Friday, January 30, 2015

Isaac Fulwood retiring from U.S. Parole Commission; wouldn’t mind a selfie with Obama

There’s one issue, perhaps the only one, that Republicans and Democrats seem to agree on: reducing the population of the nation’s crowded and expensive prisons, partly through reducing sentences for low-level and nonviolent offenders.

One person who would be expected to be at the table for high-level strategizing on the issue is the chairman of the U.S. Parole Commission, former D.C. police chief Isaac Fulwood Jr. But Fulwood, who’s leaving the post this week after nearly six years as chairman, has yet to meet President Obama or have a one-on-one meeting with Attorney General Eric Holder, whose centerpiece initiative has been “smart on crime” prison reform, our colleague Sari Horwitz reports. (Oh, yes: The Parole Commission is part of the Justice Department.)


Note:  Parole in the federal system applies to those convicted prior to 1987.  In addition to offenders who committed federal crimes prior to 1987, there is a second group of offenders eligible for federal parole—those who violated the laws of the District of Columbia.  A third group of offenders eligible for parole are military offenders.  All other offenders are currently ineligible for parole.
The parole process begins at sentencing. Unless the court has specified a minimum time for the offender to serve, or has imposed an "indeterminate" type of sentence, parole eligibility occurs upon completion of one-third of the term. If an offender is serving a life sentence or a term or terms of 30 years or more he or she will become eligible for parole after 10 years.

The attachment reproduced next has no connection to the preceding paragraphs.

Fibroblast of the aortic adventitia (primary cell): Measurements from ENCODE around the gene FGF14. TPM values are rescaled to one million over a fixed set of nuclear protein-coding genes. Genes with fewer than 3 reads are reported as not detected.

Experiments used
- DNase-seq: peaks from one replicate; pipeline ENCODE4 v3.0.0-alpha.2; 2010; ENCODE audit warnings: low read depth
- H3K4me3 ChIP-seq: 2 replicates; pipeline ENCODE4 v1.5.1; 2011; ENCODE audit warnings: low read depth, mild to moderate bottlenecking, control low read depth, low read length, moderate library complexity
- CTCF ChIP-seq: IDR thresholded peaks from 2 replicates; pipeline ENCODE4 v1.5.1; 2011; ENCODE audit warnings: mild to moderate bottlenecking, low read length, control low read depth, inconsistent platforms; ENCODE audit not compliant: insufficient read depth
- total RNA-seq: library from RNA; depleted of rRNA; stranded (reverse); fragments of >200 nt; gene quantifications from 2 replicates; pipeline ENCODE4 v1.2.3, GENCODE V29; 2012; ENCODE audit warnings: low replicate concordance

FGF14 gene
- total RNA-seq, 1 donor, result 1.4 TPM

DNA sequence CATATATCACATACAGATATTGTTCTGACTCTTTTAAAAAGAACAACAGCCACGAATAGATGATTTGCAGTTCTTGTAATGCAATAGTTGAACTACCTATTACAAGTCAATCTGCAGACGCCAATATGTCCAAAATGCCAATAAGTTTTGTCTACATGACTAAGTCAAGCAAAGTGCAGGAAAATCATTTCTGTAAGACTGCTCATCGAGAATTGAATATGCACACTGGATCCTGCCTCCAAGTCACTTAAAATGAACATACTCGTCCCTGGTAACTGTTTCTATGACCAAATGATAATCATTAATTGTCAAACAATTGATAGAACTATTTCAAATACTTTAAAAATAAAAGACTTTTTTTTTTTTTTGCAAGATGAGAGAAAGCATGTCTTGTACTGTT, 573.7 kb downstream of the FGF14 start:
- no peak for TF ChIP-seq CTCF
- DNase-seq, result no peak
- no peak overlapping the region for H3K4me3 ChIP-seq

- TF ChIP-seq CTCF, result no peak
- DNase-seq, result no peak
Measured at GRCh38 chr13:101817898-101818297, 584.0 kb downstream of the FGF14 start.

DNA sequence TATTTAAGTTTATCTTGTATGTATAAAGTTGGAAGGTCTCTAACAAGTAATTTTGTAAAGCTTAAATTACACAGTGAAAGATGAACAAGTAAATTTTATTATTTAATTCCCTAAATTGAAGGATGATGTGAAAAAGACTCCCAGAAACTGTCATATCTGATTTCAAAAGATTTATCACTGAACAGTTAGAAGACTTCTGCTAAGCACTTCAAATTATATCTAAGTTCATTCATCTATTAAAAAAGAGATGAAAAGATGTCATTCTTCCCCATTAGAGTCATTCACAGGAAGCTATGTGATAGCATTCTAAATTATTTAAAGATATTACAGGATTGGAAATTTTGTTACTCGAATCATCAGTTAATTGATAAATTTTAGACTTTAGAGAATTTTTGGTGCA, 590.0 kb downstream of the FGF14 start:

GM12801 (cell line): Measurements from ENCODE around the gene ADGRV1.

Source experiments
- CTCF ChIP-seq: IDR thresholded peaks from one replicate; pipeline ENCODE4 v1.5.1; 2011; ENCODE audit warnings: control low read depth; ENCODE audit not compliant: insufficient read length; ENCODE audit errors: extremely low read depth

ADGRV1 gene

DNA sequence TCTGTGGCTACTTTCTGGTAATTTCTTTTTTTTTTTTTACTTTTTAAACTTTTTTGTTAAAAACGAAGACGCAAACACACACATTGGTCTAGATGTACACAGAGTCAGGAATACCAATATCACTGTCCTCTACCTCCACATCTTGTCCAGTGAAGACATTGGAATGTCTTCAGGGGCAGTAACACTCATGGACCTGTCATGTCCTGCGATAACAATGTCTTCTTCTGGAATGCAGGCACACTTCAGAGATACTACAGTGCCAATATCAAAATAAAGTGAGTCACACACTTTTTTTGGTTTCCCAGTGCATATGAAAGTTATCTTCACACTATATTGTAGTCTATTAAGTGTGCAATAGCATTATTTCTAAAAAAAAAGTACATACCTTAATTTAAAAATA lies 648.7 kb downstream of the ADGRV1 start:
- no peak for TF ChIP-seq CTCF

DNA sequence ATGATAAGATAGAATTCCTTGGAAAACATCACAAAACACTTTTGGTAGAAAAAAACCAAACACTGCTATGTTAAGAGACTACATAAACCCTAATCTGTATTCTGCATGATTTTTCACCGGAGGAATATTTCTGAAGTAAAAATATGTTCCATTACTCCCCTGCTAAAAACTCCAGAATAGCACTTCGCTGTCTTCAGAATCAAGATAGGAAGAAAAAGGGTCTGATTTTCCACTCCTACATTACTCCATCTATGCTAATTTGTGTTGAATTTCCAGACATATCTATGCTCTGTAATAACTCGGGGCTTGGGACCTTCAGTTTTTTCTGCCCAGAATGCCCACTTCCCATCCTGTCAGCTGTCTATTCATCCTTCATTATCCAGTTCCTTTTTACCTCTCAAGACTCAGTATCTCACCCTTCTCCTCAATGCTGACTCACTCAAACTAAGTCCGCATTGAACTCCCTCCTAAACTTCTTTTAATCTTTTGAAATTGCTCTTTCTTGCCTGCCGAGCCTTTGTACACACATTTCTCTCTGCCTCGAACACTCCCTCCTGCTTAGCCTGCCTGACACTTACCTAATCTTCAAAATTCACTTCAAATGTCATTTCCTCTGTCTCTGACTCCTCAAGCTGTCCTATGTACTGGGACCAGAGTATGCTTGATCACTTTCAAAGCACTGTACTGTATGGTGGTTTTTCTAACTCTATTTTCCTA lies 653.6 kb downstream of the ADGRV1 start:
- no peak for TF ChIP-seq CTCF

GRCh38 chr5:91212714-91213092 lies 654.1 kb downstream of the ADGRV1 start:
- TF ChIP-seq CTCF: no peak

The law says that the U.S. Parole Commission may grant parole if (a) the inmate has substantially observed the rules of the institution; (b) release would not depreciate the seriousness of the offense or promote disrespect for the law; and (c) release would not jeopardize the public welfare.  This is largely a subjective decision on the part the Commission and one that can be and often is unduly influenced by agencies of the U.S. Department of Justice (DOJ)--the Federal Bureau of Investigation, for example.  The Parole Commission, while technically operating under the umbrella of the DOJ, was established by legislation on May 13, 1930, as an independent board (presumably for the sake of justice and fairness, the stated goals of the Commission's mission statement).  In practice, however, nothing could be further from the truth. 
Criminal justice reform is an issue, of course:  perhaps parole should be reinstated, perhaps parole guidelines revised, perhaps the U.S. Parole Commission should follow its current guidelines (and there is proof that it doesn't)? 
At any rate, the current status of parole in the federal system (which can only be changed by the U.S. Congress) and the alleged independence of the Commission may be the reason why the Commission has been excluded from DOJ's (AG Eric Holder's) reform efforts.  Poor Mr. Fulwood.

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